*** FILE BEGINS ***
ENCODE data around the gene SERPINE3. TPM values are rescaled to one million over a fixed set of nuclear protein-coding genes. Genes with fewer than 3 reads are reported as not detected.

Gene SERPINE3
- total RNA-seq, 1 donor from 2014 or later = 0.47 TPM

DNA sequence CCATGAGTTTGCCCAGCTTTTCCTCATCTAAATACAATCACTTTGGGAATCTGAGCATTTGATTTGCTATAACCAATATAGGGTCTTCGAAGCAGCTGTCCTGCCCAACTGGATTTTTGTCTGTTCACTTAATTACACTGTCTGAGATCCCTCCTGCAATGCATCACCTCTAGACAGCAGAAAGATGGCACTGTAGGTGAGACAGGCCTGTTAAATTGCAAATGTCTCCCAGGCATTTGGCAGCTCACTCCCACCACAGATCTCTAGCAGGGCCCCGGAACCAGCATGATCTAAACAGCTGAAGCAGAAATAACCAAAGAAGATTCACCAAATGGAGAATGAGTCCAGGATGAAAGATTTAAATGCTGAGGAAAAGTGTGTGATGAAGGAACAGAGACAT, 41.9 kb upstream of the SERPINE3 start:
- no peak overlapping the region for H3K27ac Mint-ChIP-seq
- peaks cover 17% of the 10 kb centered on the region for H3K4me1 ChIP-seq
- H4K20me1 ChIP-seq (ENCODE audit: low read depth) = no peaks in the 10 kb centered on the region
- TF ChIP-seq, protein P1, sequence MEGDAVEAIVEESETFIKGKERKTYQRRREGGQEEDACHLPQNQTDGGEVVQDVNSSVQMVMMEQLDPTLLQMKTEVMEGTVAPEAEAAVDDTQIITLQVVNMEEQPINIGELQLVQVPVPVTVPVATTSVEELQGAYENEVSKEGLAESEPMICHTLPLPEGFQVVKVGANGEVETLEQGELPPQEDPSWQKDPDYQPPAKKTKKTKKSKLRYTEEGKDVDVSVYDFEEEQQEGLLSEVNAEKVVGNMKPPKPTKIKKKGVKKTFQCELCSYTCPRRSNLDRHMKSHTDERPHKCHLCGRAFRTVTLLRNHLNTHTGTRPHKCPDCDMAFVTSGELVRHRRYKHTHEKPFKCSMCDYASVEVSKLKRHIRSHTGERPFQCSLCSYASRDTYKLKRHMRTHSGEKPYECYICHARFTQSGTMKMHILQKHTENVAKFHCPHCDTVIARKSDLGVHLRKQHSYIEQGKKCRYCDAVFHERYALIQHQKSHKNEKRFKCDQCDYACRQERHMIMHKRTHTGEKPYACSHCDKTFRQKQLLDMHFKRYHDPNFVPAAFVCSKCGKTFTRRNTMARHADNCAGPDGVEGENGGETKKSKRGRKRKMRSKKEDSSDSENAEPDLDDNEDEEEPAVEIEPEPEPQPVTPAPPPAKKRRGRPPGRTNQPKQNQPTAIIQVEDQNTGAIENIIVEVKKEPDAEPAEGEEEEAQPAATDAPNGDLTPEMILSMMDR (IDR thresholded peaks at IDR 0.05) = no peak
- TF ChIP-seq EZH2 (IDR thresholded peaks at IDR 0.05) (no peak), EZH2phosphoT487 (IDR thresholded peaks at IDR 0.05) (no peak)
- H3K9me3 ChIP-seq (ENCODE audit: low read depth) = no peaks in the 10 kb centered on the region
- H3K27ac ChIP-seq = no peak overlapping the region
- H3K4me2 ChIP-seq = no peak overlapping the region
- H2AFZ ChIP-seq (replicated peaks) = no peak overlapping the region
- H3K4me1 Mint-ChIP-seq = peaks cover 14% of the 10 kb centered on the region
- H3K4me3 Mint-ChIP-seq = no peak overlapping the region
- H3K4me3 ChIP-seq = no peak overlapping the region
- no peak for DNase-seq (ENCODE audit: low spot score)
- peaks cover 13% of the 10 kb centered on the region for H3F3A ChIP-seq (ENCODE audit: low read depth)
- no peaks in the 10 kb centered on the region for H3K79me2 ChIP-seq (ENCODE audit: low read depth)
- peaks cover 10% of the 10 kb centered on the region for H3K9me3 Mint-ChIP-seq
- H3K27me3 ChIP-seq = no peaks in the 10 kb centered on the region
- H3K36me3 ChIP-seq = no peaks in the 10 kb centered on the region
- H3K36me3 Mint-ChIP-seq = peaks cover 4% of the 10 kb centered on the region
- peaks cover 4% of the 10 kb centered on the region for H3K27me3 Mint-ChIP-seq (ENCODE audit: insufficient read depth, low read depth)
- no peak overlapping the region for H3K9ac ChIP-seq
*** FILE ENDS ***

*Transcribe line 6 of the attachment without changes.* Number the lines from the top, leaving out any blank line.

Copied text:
- peaks cover 17% of the 10 kb centered on the region for H3K4me1 ChIP-seq